Tell us about yourself, your background and what you do currently
If I have to describe myself in one word, it is ‘eclectic’. I write in two languages, my mother tongue, Telugu and in English, as well as in multiple genres. However, I am a poet at heart, constantly composing poems in my head. I am a regular contributor to newspapers, I do review work, I take up translation assignments, and I publish books (not as commercial ventures, but to cater to a niche readership).
I was lucky to grow up in a house with lots of books around me. My father, despite his busy schedule as a senior bureaucrat, was a voracious reader, and he set a powerful example. He made me realize that by diving into books, one can spring up as a fountain of knowledge and joy.
Loving and enjoying books dearly made me think about someday writing books, although as a youngster, I was completely clueless as to what that entailed. Happily, I was given the necessary impetus when, as a budding fourteen year old, my first poem was published in an English daily. I am ever thankful that nature and nurture worked in tandem in making me a wordsmith.
I have twelve published works in genres and areas including poetry, translation, short stories, and journalistic and creative writing. I am currently working on the translation of two books – one for the Central Sahitya Akademi, New Delhi, and one for M.S. Ramaiah Indology Centre, Bangalore. Both are expected to come out soon.
I am one of the Founder Editors of Muse India (www.museindia.com), the literary e-journal. After serving as the Chief Editor for a few years, I have relegated myself to the position of Editor – Poetry, in order to ease my work pressure and to enable me to devote my time to my other literary commitments.
Tell us about any current projects or initiatives you wish to promote
Life and literature inspire me – so any project or initiative connected to these vast and rich areas interests me and I certainly wish to promote them in the best way that I can.
What has been your biggest challenge in achieving your success?
“Sometimes ‘I’ need to get out of my own way to reach success”. I suspect this is true of both me and of scores of others. Once one knows how to push aside feelings of self-doubt and knows to spawn the wind beneath their wings, the biggest challenge has been overcome.
In my case, the world of letters has many definitions for the word ‘success’. Indeed, it is more personal than generic. And of course, if one has to measure in terms of commercial success, I must say that I am not in that race. If I have achieved any success, it is due to many others. I cannot claim ownership completely; I believe we are all one-winged birds, and only with mutual support and understanding, as genial groups we can soar high.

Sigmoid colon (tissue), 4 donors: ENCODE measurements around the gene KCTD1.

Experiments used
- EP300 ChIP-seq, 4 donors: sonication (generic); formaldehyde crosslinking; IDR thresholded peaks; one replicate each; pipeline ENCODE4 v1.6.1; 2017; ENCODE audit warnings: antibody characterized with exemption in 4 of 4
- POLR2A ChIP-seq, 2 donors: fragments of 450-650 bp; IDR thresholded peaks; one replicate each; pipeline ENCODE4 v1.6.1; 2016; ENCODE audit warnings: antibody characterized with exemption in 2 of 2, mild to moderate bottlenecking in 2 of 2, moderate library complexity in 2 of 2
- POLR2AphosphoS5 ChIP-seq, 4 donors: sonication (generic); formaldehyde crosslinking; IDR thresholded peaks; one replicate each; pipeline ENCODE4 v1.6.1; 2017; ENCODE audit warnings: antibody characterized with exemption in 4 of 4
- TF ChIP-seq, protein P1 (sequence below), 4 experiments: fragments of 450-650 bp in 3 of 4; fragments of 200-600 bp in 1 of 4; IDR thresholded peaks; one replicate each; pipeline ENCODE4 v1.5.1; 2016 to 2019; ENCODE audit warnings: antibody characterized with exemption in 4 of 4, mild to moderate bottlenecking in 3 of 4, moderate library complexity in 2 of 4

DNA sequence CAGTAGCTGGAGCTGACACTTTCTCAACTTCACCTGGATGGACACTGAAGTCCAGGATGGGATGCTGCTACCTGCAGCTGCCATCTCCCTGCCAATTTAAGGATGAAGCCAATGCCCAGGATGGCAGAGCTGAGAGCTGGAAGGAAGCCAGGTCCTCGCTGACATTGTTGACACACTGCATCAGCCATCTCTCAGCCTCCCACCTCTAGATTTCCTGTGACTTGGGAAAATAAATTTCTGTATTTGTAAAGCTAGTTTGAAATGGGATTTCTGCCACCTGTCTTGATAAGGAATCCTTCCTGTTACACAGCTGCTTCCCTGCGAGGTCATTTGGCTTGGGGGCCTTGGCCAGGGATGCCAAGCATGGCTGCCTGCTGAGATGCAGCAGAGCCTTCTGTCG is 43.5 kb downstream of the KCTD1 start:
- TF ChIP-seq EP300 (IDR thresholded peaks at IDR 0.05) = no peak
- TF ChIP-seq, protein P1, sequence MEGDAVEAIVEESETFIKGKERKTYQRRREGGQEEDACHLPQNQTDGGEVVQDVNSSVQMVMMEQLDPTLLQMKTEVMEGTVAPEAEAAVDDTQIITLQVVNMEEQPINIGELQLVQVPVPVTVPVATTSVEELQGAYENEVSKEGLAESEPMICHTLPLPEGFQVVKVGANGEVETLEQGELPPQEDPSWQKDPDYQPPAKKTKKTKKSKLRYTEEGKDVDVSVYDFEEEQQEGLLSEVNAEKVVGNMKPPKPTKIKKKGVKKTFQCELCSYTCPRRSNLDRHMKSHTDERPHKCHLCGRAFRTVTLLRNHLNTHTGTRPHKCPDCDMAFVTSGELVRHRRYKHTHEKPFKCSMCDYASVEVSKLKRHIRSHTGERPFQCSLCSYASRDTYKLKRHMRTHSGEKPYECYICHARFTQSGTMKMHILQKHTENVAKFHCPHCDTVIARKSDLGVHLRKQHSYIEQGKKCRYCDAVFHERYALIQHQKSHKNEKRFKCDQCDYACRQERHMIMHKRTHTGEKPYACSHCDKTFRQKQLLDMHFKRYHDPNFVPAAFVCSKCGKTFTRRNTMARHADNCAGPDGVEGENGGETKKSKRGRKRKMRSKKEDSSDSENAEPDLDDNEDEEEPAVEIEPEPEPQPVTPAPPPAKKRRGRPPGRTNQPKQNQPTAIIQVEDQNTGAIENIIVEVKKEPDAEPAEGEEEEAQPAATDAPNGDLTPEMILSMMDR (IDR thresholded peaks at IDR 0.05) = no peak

What has been your greatest achievement personally?
My greatest achievement is yet to be achieved. But I have felt great and grateful each and every time my work has received appreciation. That rightful pride has helped me forge ahead with conviction.
“If writing is an exercise with a single sword, translation is an exercise with two swords. Just as knowledge of one language does not make one a writer, knowledge of two languages does not make one a translator.”
Being a good translator requires great dexterity and is a real challenge – however, the translator is filled with immense satisfaction when the work at hand is successfully completed. Personally speaking, and with utmost humility, I would say that I feel ‘well achieved’ as a translator.
I am also very proud of what our Muse India team has achieved. Through our e-journal, we have helped showcase Indian literature as World Literature through translation and have helped multilingual voices transcend societal and physical boundaries to be appreciated in far-away domains. Each issue of our e-journal has been a coherent and representative collection of contemporary Indian literature. Muse India is now a reliable source for information and reference. This is truly a great collective achievement.
Several literary stalwarts have contributed to Muse India, and many of them have been empanelled as contributing language editors. Our aim is to give the reader an engaging, serious, critical and unique reading experience. At present Muse India has a strong membership base from over 45 countries, and we can boast of a literary treasure chest of 65 Archive Issues. We can therefore call ours a well-developed e-journal with wonderful features, a neat interface and easy maneuverability.
If you weren’t doing what you do now, what would you be doing?
I would be a teacher or a mentor, guiding young vibrant minds. I would certainly still be someone who venerates ‘words’.
Who has been your biggest inspiration?
My father wrote some beautiful and sensitive poems, but never got them published. It seemed as though his muses were only his, to be cherished in his own heart. However, they spread their fragrance into my impressionable mind every time he recited them privately to us, and to his IAS batch-mate friends, who frequently requested him to do so.
My father imbibed in me one significant principle – to love ‘matru bhoomi’ (motherland) and ‘matru bhasha’(mother tongue) as dearly as one’s ‘matrudevi’ (mother). Hence, I have continued to write in Telugu, my mother tongue, with respect and with vigour. I dedicated my first book of poetry in Telugu to my dear father because he was the one who held and guided my little hand to write the very first alphabet…
What does the future hold for you?
For me, the future holds more diversified literary activity and more robust involvement in running of our e-journal, ‘Muse India’. I also see myself working for some social cause – a sort of ‘giving back to society’ – that every person must aim to do, at some stage in life.
Find out more about Muse India by visiting their website here.